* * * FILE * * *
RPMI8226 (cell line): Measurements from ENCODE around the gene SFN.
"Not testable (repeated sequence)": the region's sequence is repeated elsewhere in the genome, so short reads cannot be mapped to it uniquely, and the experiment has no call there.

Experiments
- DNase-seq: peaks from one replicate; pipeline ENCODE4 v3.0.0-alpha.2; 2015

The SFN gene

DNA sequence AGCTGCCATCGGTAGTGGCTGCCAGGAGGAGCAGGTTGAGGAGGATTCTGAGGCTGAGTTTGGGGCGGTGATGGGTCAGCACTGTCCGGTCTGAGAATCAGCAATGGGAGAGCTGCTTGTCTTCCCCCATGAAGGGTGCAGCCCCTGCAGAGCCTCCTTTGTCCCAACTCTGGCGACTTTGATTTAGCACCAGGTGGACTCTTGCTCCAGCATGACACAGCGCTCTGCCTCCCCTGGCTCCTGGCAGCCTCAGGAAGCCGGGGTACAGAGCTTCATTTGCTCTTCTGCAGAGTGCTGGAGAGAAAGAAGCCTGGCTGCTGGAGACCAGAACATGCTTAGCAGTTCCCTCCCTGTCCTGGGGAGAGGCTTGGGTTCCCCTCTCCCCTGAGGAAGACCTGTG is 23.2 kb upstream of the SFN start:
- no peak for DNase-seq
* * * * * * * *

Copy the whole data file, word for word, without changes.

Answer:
RPMI8226 (cell line): Measurements from ENCODE around the gene SFN.
"Not testable (repeated sequence)": the region's sequence is repeated elsewhere in the genome, so short reads cannot be mapped to it uniquely, and the experiment has no call there.

Experiments
- DNase-seq: peaks from one replicate; pipeline ENCODE4 v3.0.0-alpha.2; 2015

The SFN gene

DNA sequence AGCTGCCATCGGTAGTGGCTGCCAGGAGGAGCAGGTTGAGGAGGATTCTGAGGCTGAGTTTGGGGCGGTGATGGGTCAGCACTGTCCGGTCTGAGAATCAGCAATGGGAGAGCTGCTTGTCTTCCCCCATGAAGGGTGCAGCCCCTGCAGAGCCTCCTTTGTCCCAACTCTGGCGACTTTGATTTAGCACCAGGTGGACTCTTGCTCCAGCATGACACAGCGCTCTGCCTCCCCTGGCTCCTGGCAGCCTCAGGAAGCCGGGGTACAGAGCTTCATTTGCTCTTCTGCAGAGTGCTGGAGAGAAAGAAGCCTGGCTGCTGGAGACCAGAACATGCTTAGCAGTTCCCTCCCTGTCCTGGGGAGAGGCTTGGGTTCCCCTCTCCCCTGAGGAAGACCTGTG is 23.2 kb upstream of the SFN start:
- no peak for DNase-seq